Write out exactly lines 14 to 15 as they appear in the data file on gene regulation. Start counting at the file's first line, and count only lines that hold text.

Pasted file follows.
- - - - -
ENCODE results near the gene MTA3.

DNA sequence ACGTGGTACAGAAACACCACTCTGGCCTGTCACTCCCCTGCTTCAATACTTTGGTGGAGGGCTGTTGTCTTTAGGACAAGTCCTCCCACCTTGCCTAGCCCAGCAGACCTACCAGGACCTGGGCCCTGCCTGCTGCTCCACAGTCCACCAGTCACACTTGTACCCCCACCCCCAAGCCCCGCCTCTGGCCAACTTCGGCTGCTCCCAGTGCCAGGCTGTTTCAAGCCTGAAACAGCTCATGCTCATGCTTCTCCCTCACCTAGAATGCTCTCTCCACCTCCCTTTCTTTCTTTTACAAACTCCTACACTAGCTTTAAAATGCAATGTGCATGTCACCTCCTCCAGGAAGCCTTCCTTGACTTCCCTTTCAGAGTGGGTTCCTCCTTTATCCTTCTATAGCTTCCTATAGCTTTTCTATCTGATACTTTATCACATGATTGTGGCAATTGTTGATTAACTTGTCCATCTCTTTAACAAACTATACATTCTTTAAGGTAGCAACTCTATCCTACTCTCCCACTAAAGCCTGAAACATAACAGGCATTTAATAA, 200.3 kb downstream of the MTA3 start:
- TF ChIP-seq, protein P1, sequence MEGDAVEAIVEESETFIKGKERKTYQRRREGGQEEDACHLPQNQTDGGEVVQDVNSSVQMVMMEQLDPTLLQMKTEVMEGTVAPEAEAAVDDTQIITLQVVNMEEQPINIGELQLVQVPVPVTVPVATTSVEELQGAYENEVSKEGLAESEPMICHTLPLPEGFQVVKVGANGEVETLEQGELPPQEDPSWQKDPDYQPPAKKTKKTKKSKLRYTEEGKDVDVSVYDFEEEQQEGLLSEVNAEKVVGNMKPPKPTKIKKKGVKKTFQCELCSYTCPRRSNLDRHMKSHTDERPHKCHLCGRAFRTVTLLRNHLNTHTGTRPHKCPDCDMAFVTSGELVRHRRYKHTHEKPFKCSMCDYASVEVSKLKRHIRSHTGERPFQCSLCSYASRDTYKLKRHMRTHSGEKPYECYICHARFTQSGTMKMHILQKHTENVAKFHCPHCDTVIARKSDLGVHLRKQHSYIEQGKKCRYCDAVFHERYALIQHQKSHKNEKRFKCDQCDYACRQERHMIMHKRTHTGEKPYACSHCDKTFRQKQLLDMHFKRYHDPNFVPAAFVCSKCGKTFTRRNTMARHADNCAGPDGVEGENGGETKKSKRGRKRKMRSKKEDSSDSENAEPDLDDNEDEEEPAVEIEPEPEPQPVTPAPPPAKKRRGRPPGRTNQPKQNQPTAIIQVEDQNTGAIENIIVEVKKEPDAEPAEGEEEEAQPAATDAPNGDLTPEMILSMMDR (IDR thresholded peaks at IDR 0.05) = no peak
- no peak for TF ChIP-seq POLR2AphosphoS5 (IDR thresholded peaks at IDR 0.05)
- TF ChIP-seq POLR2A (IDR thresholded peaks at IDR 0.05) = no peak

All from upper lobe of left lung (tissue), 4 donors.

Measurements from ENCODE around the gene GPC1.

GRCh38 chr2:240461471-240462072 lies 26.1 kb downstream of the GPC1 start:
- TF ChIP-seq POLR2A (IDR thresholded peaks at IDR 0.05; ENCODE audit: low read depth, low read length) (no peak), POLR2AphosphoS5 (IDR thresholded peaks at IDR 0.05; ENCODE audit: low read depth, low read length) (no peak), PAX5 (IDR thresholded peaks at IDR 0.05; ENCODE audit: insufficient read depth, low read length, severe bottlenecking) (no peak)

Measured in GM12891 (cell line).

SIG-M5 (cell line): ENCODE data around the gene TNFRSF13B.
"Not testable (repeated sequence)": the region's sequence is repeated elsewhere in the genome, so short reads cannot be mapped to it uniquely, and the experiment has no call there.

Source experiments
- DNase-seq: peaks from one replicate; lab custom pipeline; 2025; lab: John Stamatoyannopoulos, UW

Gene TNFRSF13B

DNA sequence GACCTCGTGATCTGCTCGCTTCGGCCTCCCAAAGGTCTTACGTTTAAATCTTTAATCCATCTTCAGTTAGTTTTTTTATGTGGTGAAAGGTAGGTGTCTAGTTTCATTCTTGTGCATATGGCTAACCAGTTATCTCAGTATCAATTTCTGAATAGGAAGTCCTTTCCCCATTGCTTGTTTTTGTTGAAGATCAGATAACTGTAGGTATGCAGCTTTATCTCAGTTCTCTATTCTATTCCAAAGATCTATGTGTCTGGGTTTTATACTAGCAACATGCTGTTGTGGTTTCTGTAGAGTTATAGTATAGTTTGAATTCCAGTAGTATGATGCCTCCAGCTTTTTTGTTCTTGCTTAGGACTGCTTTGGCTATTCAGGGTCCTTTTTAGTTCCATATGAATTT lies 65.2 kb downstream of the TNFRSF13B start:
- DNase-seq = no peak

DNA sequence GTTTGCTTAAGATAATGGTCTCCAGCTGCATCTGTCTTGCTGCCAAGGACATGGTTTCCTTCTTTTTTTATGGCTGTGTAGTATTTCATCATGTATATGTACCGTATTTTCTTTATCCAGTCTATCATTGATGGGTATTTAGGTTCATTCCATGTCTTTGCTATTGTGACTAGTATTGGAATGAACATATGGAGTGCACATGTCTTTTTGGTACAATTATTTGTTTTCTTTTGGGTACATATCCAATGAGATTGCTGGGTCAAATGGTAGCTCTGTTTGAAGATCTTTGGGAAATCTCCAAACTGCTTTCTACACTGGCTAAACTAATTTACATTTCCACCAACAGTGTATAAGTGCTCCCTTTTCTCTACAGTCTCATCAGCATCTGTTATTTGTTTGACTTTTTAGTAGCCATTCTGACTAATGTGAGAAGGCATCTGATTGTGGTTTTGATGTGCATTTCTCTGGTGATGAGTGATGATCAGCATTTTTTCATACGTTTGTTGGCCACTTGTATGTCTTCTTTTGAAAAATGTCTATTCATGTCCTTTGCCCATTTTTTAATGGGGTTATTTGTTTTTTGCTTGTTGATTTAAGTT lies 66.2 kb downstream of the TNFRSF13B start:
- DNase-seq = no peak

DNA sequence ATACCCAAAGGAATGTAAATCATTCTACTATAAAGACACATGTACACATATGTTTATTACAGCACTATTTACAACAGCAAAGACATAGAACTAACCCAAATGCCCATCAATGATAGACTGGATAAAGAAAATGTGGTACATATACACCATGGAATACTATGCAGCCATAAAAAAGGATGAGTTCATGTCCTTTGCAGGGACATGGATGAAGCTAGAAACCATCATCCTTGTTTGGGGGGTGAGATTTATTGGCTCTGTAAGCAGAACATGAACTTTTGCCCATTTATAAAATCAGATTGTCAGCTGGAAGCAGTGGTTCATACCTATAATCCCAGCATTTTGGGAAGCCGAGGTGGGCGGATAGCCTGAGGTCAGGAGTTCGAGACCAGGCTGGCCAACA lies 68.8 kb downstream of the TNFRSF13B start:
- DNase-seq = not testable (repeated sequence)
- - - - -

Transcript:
- DNase-seq: peaks from one replicate; lab custom pipeline; 2025; lab: John Stamatoyannopoulos, UW

Gene TNFRSF13B